Fossil of Oldest Big Cat Found in Tibet

Posted on November 13, 2013

Panthera blytheae

Scientists have found the fossil of the oldest big cat on a dig in Tibet. A skull from the new species, named Panthera blytheae, was excavated by a team led by Jack Tseng. Tseng's wife, paleontologist Juan Liu, was part of the research team. Tseng was a PhD student at the USC Dornsife College of Letters, Arts and Sciences at the time of the discovery in 2010. He is now a postdoctoral fellow at the American Museum of Natural History (AMNH) in New York.

Tseng wrote an article in Slate about how they found the incredible fossil. Tseng writes, "We stopped as disbelief sank in: This looked like the top of a cat skull."

The age of the skull is estimated to be about 4.4 million years old. For the past three years, Tseng and his team have used both anatomical and DNA data to determine that the skull represents a new species. The research was published here in the Proceedings of the Royal Society B: Biological Sciences.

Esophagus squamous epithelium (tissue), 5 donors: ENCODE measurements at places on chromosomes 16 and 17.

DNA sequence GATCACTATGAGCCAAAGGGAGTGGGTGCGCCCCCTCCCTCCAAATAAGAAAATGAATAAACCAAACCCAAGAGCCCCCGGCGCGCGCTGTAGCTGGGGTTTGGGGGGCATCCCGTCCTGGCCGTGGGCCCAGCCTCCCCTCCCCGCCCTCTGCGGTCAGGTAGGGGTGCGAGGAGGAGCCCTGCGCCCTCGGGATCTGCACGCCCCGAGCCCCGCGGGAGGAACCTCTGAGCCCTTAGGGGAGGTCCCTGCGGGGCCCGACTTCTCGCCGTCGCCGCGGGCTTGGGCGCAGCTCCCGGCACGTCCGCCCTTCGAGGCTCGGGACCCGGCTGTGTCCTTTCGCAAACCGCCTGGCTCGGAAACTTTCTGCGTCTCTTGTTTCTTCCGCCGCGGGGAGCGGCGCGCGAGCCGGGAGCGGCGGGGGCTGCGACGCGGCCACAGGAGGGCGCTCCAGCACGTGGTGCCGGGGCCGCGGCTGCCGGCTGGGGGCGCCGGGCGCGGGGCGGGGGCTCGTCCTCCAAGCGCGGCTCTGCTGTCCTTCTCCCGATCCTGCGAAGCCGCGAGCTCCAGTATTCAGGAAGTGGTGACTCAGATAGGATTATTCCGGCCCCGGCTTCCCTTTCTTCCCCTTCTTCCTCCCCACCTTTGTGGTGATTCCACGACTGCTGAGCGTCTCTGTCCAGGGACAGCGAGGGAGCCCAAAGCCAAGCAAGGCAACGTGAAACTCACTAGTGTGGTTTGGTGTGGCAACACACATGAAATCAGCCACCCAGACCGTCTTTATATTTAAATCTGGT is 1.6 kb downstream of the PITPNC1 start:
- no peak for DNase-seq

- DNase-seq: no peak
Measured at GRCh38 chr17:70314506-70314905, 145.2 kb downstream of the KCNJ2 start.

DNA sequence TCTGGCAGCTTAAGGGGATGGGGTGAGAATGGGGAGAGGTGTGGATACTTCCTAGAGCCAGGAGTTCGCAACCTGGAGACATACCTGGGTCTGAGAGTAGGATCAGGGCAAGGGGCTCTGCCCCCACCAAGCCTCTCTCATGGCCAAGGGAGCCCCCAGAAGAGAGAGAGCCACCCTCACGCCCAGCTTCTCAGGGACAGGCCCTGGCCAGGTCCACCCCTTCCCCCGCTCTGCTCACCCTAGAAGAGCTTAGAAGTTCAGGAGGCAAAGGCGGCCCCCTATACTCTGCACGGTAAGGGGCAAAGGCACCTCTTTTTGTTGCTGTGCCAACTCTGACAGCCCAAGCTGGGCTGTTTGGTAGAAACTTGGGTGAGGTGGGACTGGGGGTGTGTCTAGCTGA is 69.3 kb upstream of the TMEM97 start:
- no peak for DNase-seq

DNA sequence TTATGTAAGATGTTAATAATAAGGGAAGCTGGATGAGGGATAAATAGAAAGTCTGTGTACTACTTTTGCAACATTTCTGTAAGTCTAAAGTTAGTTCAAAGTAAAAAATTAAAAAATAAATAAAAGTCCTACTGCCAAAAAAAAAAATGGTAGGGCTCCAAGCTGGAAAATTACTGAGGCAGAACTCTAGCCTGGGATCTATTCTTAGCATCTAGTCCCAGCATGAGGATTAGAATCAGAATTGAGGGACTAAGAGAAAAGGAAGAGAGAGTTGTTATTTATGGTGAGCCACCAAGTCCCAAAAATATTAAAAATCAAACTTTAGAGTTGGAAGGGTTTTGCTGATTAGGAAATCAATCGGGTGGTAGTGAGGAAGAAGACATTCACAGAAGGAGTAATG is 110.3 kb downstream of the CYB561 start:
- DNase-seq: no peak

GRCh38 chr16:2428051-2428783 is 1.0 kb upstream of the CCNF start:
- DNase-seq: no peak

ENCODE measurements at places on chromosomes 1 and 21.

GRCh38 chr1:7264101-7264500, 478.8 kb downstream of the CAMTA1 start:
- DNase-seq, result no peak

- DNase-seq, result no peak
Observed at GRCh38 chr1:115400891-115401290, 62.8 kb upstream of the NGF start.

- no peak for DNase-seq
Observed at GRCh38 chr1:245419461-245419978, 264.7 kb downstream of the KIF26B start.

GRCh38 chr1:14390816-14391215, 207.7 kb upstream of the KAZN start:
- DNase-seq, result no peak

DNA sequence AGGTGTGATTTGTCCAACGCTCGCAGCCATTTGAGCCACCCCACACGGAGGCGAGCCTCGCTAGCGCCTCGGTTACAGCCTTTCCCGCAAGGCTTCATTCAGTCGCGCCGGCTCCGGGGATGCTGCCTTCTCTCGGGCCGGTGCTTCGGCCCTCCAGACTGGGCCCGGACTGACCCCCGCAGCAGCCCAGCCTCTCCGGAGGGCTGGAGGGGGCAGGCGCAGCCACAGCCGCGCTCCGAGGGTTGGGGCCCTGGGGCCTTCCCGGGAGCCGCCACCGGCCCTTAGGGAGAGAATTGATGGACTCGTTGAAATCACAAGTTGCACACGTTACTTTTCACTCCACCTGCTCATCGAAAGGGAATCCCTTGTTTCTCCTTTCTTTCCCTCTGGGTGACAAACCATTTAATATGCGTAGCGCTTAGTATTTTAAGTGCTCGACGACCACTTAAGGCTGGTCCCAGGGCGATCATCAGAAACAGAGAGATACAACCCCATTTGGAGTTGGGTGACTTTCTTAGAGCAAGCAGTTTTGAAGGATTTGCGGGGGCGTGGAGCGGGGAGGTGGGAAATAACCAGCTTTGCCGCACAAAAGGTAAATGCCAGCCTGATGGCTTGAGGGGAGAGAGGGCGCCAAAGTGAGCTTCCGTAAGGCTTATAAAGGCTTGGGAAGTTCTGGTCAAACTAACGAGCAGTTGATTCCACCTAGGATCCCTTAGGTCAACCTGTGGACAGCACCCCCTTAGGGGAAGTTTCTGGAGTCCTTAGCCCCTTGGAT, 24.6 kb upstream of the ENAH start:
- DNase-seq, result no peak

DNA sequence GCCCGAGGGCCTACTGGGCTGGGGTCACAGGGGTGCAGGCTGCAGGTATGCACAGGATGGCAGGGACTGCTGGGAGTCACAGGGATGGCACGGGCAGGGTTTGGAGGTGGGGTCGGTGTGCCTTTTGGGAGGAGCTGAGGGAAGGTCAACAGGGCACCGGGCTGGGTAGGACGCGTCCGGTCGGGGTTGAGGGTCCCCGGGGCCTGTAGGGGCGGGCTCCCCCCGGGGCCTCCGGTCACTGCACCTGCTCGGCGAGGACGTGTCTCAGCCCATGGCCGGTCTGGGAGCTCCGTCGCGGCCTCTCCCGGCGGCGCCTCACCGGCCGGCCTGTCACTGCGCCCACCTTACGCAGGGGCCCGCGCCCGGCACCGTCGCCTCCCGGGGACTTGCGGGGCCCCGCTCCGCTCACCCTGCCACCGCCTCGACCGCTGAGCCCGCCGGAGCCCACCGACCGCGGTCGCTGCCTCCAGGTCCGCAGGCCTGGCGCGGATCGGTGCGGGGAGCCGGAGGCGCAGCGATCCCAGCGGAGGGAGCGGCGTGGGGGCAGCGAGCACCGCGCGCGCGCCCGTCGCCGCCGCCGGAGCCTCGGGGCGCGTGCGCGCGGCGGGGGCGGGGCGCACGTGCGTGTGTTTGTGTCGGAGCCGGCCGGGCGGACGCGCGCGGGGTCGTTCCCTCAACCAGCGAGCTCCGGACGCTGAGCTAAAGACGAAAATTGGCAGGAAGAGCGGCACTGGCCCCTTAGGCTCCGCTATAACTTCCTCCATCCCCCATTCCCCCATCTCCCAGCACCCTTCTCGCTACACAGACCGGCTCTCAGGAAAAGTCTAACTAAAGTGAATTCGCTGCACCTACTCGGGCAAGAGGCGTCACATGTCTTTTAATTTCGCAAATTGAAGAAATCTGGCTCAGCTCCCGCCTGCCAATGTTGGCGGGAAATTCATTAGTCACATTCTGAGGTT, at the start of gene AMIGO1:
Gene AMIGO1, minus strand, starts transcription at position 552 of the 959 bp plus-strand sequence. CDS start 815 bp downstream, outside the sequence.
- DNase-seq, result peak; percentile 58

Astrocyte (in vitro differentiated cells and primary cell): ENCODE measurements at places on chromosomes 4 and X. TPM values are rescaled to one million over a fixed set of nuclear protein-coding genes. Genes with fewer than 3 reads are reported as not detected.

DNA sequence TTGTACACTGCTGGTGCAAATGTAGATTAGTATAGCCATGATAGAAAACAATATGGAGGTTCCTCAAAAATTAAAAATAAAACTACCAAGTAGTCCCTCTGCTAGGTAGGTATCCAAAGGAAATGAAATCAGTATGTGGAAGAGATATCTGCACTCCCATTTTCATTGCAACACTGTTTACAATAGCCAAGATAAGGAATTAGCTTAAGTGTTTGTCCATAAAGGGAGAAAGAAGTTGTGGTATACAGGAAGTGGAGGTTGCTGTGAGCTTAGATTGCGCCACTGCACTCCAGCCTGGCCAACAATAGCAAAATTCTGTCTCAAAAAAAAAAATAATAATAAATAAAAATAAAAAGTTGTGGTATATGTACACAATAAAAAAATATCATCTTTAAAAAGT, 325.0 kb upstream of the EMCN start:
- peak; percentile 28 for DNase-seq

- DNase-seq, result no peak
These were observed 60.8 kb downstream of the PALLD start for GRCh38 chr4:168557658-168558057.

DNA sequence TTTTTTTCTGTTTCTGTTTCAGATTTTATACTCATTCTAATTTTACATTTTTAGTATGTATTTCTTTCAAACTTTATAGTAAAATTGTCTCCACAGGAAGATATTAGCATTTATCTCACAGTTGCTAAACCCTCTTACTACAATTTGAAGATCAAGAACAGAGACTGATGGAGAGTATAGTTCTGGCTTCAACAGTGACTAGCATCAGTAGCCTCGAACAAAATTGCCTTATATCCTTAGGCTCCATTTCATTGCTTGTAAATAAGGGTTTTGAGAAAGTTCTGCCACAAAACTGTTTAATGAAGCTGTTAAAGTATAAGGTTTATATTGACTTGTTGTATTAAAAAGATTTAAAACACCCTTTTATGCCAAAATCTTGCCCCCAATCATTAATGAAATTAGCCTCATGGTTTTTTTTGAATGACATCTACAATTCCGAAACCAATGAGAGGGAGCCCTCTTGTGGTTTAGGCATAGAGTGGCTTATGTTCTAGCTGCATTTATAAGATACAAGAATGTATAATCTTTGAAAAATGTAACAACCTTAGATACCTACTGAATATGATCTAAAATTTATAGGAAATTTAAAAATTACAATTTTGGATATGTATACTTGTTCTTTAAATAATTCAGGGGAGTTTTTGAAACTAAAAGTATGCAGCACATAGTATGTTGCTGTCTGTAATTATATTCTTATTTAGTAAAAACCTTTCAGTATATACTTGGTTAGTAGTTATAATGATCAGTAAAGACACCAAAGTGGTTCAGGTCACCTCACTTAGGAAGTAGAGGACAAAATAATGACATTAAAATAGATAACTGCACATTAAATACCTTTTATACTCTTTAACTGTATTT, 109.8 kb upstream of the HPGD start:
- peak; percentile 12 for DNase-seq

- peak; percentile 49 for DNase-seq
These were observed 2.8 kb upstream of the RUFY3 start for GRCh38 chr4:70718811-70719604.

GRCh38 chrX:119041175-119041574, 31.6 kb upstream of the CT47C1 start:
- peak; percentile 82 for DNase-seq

A chart on National Geographic shows where P.blythae fits in on the big cat family tree. An older big cat fossil may be discovered at a future dig. Tseng told LiveScience that that P.blythae is not the most primitive big cat that ever existed. He says, "These fossils are the oldest, but they're by no means the most primitive. There is some big cat out there that has yet to be described."

Tseng also described the size of the ancient big cat for BBC News. He says, "This cat is a sister of living snow leopards - it has a broad forehead and a short face. But it's a little smaller - the size of clouded leopards."

Here a video of an animation of the digitally reconstructed cranium of Panthera blythea. Take a look:

Photo: Mauricio Anton

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